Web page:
Want to Change the World? Be a Trim Tab

If you want to change the world, turn the ship of state, it’s helpful to think about real ships.

Big ones.

Picture your favorite ginormous ship—the Queen Mary, the USS Enterprise or your favorite behemoth cargo ship—charging at full speed across the ocean.

If you want to turn the ship, physics is against you. Mass and momentum will counter any but the mightiest forces applied from the front or sides, even from the rudder itself.

Most people don’t know that even rudders on big ships need help—there’s just too much resistance working against them.

But if you target your efforts carefully…

On the tail edge of the rudder is an even smaller rudder—a trim tab—which creates a negative pressure that pulls the rudder around easily, which in turn turns the ship.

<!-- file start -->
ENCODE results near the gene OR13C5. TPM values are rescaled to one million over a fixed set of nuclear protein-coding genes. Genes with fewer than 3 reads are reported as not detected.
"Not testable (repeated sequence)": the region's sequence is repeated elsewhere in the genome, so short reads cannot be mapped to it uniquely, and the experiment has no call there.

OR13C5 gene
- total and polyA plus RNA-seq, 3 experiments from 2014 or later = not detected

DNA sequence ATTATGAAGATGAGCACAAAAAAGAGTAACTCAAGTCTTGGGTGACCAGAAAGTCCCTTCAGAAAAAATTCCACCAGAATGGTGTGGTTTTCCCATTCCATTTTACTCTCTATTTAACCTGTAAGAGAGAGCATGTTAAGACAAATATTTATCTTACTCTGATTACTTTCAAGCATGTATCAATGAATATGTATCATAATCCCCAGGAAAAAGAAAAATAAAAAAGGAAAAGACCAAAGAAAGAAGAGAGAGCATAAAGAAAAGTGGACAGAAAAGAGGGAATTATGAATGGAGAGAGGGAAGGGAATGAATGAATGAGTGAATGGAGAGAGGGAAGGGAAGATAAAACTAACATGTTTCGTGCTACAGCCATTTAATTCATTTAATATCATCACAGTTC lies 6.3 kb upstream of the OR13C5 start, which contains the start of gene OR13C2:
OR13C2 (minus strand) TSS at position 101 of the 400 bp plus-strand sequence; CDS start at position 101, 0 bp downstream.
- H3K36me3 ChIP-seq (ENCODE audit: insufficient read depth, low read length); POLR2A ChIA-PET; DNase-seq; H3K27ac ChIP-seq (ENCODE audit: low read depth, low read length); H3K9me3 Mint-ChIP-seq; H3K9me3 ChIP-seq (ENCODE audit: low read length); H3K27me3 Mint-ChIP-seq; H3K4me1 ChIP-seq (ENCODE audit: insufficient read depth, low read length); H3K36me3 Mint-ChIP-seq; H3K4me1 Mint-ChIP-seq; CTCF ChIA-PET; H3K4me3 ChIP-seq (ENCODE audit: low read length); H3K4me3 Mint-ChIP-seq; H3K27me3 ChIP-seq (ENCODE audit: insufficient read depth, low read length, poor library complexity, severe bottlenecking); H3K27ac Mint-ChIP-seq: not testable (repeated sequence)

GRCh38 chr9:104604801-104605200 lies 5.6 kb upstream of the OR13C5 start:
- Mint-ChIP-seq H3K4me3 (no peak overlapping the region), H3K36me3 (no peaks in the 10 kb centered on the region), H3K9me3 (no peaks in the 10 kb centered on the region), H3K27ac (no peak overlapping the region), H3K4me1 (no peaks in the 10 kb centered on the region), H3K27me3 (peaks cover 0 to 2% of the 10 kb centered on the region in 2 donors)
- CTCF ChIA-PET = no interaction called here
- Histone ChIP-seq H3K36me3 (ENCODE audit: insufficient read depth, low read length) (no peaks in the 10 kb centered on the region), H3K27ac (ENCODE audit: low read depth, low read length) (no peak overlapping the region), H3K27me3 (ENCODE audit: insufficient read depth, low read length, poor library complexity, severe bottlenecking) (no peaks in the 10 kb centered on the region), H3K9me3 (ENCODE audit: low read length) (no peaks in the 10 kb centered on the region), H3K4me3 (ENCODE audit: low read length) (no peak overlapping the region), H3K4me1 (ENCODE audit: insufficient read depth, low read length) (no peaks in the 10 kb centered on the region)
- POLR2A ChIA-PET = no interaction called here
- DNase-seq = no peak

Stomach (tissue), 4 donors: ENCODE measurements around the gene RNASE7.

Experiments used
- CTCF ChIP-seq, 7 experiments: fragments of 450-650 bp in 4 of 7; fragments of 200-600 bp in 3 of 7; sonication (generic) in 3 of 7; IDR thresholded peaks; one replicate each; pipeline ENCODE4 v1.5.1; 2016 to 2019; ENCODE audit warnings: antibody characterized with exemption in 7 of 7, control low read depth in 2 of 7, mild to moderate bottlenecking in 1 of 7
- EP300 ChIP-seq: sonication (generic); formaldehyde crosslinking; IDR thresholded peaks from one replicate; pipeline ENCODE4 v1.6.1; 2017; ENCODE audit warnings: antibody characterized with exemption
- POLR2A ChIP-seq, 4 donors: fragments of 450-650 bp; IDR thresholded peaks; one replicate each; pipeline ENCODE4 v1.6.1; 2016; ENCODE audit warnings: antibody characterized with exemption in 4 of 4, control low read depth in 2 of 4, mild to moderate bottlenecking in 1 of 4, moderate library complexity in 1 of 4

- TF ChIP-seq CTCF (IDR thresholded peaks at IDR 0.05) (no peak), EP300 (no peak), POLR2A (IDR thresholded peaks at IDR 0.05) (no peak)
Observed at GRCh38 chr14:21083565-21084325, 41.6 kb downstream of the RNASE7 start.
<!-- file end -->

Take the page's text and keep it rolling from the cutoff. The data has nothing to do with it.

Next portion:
Trim tabs were patented in 1968. In 1972, Buckminster Fuller (but of course!) applied this concept to social change.

He saw how the physics of steering large ships could be applied to politics and social movements. The concept so enamored him that the newsletter for the Buckminster Fuller Institute is called Trim Tab.



It’s even on his epitaph.



The point? Small efforts can create big changes, if they're focused on the right spot. You can create big change by thinking small.

It reminds me of the saying...



For a few examples of little changes leading to big changes, check out this article from USA Today.

Each of us can be a trim tab. Think carefully about how and where to apply your energy, you can make big things happen.

So how will you change the world?

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